1 August 2016

Tanzania: JPM Imposes Ban On Mineral Sands Export

Kahama and Dar es Salaam — Economists commended President John Magufuli's yesterday ban on transporting mineral sands from gold mines for smelting outside the country.

Speaking to The Citizen in separate interviews, they said the ban was long overdue because the government was losing the much deserved revenue due to poor follow-up on the amount and value of minerals recovered from the sands.

President Magufuli said at a public rally yesterday in Kahama that gold miners should invest in smelters right here in Tanzania instead of "exporting" sands to recover minerals in them that include tin, copper and silver.

The President, who is on a tour of the Lake Regions, said among all the countries blessed with minerals, it was only Tanzania that airlifted its valuable sands abroad. He affirmed that his government would not allow that to continue.

"It is very surprising that these investors have been air-lifting mineral sands to other countries. So, I'm saying this: they must now build processing plants right here in Tanzania to purify the mineral sands. This is because when they export the sands, the government loses some revenue," Dr Magufuli said.

But the economists, in addition to commending President Magufuli's ban, said care should be taken to ensure maximum benefit from domestic investments in the smelters. Prof Semboja Haji from the Economics Department of the University of Dar es Salaam said even as the government welcomes investors to invest in smelting, it should also work diligently to establish markets for the minerals that are recovered from the sands to ensure investors recover the costs of their undertakings.

"It is crucial that the issue of markets for the minerals, mostly tin, silver and copper, is considered well in advance to ensure the investments become sustainable," Prof Haji said.

Prof Samuel Wangwe said smelting the sands within Tanzania is possible so long as there is enough political will.

"If we cannot build the smelters immediately, then there must be an agreement with the gold miners on the value of the minerals contained in the sand so as to ensure the government gets its fair share of the tax when the smelting is done outside the country," Prof Wangwe, a renowned industrial economist noted.

Dr Jehovaness Aikaeli, a senior lecturer in Economics at the University of Dar es Salaam, said smelting the sands in the country would reduce unnecessary costs of transporting them to far off countries.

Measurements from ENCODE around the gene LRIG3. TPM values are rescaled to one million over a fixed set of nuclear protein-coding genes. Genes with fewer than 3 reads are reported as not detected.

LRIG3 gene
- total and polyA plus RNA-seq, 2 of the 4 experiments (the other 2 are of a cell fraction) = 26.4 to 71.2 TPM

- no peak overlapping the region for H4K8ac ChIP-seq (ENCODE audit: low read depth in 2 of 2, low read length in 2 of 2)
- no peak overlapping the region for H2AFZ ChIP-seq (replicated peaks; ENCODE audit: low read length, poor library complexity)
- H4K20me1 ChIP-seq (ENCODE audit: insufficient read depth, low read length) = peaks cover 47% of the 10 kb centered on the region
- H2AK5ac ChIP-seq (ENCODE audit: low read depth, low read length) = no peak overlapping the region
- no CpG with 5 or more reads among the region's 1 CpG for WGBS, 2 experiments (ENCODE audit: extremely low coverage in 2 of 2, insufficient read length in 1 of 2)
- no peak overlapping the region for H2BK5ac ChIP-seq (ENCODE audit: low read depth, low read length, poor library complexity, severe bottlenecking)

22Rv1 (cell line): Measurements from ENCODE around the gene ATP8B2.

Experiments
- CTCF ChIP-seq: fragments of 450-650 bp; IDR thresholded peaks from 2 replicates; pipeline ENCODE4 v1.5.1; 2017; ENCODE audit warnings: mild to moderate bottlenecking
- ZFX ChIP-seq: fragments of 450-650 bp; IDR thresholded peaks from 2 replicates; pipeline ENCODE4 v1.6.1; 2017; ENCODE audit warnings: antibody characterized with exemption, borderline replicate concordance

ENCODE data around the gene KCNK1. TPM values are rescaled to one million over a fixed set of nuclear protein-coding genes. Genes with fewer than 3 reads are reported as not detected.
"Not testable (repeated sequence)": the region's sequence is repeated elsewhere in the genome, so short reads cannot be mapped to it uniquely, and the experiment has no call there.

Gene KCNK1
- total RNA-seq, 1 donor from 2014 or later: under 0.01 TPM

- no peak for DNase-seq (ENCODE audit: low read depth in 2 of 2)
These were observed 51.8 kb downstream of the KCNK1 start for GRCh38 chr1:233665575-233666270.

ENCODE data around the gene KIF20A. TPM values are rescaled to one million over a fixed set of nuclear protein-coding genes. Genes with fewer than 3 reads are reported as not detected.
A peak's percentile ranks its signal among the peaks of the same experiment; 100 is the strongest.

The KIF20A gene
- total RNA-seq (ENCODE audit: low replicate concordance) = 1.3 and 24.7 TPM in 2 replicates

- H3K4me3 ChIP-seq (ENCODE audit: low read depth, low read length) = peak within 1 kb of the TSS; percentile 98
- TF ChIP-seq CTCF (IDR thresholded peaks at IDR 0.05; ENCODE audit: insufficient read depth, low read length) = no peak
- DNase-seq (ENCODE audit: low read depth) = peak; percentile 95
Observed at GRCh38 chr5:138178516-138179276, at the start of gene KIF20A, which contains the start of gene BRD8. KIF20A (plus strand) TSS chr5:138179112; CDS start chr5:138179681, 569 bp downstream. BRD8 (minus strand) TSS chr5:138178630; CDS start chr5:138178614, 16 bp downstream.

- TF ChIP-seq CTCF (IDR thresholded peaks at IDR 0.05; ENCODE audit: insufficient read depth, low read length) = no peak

"I believe those who afford to export the sands have the financial capacity to invest in smelters in Tanzania," Dr Aikaeli said.

He added that President Magufuli's move was actually overdue, one that previous administrations ought to have taken a long time ago.

Prof Haji added that in the past, when investors opened the gold mines, smelting technology seemed too expensive and was feared it could have added to operational costs, but now a new technology called mobile minerals processing plant has come into the market.

This one, he said, is relatively cheap and well advanced.

"What is needed is for the government to look for investors who can invest in that area," he noted.

He cautioned, however, that investing in smelting gold sand in the country needs reliable electricity. Investors would incur untold loss if electricity will be erratic. Marketing channels should also be found to sell the minerals so that investors can be assured of where to sell and get returns for their investors.

He noted that the government has been incurring huge losses because there was no evidence whether the Bank of Tanzania was following up on the amount and value of minerals recovered from smelting gold sands abroad to enable the government to collect taxes.

"Lack of coordination between ministries of Industries, Trade and Investment as well as that of Minerals and Energy could have complicated matters. While mining was under MEM, the export of the sands was under the ministry of MITI," he said.

Meanwhile, President Magufuli ordered yesterday the National Environment Management Council to remove gold residual in the Geita Gold Mine and give it to wananchi.

He warned leaders in the region from dividing the residuals among themselves. The Head of State also touched on the issue of mineral discoveries by residents, who found themselves being removed, saying from now on procedures would be followed and those residents would stay put in the area where the minerals have been discovered on the basis laws and procedures.

More on This

Tax Regime for Extractive Industry

The Finance Act, 2016 has introduced a new income tax regime for the extractive industry. The Income Tax has been… Read more »

See What Everyone is Watching

Copyright © 2016 The Citizen. All rights reserved. Distributed by AllAfrica Global Media (allAfrica.com). To contact the copyright holder directly for corrections — or for permission to republish or make other authorized use of this material, click here.

AllAfrica publishes around 800 reports a day from more than 140 news organizations and over 500 other institutions and individuals, representing a diversity of positions on every topic. We publish news and views ranging from vigorous opponents of governments to government publications and spokespersons. Publishers named above each report are responsible for their own content, which AllAfrica does not have the legal right to edit or correct.

Articles and commentaries that identify allAfrica.com as the publisher are produced or commissioned by AllAfrica. To address comments or complaints, please Contact us.